“From the ground up ... Cuba is falling apart”
Finally someone in the MSM is spreading the thruth of the “decrepitude” of Cuba, in the LA times, no less.
HOWEVER…………… the writer, Carol J. Williams, seems to sugar coats the “decrepitude” in a way that deflects responsibility away from the tyrant…….maybe.
Ms Williams writes:
“Even as its economy booms thanks to a thriving tourism industry, brisk nickel exports and cheap oil from ideologically aligned Venezuela, the social benefits are difficult to see at street level.”
HMMM? She doesn’t come out and say that this is because the nomenklatura skims from the top and the rest of the money is reinvested in the repression of the Cuban People, but if the economy is “booming” and the things don’t change at street level……. She even lets one of the captives speak for the people:
"The problem is that the government owns everything, and people only take care of what is their own," says another moonlighting cabdriver, Arturo”She adds:
“Some blame the decrepitude on the U.S. economic embargo that has blocked travel and the flow of goods to the island for nearly 45 years in an effort -- through nine U.S. administrations -- to starve Cuba into abandoning what Washington sees as a ruinous adherence to communism.Yes, they know firsthand that socialism doesn’t work!
Few Cubans will talk openly about what might be wrong with a political and economic system that even in boom times can't keep the wheels of public transportation turning or the lights on -- especially since President Fidel Castro turned over power to his brother six weeks ago for surgery deemed a state secret. But they complain quietly that there is more to their urban squalor than the embargo or the loss of Soviet aid 15 years ago can explain.”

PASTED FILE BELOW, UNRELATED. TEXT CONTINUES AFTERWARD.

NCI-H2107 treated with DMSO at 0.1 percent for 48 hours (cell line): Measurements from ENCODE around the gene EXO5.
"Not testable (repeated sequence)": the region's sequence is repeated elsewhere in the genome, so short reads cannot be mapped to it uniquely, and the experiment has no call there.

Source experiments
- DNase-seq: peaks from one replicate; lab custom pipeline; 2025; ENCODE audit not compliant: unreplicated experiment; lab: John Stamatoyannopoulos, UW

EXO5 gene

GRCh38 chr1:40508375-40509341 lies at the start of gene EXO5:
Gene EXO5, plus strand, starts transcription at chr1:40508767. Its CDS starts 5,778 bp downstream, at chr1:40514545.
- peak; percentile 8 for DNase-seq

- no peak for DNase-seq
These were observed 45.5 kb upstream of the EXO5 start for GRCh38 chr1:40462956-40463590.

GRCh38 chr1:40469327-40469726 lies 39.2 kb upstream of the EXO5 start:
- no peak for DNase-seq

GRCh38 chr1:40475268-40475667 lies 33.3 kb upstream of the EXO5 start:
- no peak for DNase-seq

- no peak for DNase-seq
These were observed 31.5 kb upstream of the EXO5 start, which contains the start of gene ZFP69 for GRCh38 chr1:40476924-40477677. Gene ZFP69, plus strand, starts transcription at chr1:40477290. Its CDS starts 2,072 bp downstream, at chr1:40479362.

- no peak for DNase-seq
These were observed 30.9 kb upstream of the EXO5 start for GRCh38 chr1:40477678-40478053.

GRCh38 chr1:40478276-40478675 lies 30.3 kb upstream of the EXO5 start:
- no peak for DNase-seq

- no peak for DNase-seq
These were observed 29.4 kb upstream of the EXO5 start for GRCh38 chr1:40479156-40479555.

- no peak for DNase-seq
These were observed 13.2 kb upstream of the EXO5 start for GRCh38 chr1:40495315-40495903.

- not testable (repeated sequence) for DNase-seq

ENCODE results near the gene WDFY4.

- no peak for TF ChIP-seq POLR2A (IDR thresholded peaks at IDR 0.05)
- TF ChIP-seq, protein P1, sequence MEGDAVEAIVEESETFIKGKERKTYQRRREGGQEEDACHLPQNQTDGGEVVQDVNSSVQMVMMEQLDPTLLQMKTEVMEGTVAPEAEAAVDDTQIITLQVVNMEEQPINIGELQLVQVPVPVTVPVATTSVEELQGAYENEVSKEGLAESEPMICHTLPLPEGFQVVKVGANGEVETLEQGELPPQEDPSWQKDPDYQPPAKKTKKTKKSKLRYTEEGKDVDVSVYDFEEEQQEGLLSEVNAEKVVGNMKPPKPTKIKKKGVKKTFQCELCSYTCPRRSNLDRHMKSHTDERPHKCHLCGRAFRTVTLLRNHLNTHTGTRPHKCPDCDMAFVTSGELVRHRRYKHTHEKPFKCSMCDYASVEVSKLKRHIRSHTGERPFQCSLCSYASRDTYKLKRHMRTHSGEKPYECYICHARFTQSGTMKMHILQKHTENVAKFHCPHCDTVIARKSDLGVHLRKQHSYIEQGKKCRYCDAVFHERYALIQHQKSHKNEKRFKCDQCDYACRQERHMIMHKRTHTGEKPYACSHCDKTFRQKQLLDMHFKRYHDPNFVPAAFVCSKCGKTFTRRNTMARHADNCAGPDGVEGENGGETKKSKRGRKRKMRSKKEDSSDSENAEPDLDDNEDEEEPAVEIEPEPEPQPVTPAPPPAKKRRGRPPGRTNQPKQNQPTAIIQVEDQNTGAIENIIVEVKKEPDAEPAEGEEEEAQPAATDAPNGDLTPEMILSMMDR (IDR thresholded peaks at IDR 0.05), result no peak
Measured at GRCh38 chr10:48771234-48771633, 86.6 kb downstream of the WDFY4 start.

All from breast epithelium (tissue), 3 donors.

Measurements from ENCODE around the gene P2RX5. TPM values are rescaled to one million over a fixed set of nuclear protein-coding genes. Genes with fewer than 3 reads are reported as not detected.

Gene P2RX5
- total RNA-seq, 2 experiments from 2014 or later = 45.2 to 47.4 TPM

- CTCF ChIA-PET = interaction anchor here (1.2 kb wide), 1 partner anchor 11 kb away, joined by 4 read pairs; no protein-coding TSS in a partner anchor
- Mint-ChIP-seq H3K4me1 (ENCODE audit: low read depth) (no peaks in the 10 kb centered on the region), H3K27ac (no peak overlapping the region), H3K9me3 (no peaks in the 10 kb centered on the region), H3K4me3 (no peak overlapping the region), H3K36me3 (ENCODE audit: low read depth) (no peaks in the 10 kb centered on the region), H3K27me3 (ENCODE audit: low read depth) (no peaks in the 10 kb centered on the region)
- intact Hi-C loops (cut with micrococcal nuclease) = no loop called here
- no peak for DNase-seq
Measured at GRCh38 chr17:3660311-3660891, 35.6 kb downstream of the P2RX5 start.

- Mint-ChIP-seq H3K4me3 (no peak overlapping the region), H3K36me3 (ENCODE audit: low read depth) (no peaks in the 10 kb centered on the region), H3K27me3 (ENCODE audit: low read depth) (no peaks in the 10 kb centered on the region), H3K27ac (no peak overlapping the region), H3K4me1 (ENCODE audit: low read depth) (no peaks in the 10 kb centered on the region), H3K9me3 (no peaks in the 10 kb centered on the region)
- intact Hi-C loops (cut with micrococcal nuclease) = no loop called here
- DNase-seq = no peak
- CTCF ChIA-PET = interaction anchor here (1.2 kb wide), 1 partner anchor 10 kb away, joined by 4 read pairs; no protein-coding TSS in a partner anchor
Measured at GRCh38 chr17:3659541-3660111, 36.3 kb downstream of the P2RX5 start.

She then goes on to describe a society that has reduced its citizens to thievery in order to “resolver” a la Les Miserables and the apathy that communism breeds:
Decades of stoically making do with shortages and dysfunction have engendered a paralyzing passivity among Cubans, at least about the quality of their administrators and the political system that guides them.” (that’s actually a by-product of the repression)
Ms. Williams has this to say about the Miami Mafia:
“While Cubans succumb to the daily demands of resolving their food, shelter and finance problems, their former countrymen across the Florida Straits say theyAnd this:
expect to be called on to help when the next leadership takes on the massive
task of reconstruction.”
“Cubans have been taught to fear economic overtures from the exile community in Miami, where some who lost property to the revolution nurture hopes of reclaiming it after the Castro regime comes to a close and -- they believe -- a more democratic and free-market society emerges.
But with every third family thought to have relatives among the 1.2 million Cuban exiles in the United States, the younger generation has expectations of cross-straits
Yes. We are one people. And the younger generation realizes it.
Though the author doesn’t come right out and point to the regime as the cause for all of Cuba’s social and political evils, She spares us the usual MSM dribble about the healthcare and education systems, she doesn’t claim that the Miami Mafia wants to go back and claim was stolen from them and admits that the Cuban Captives realize that there’s more to their plight than the big bad USA and the embargo.
Maybe the light of thruth is finally dawning on the MSM. Maybe the train is leaving the station bound for a free and democratic Cuba and they want to get on before it leaves. ALL ABOARD, I say!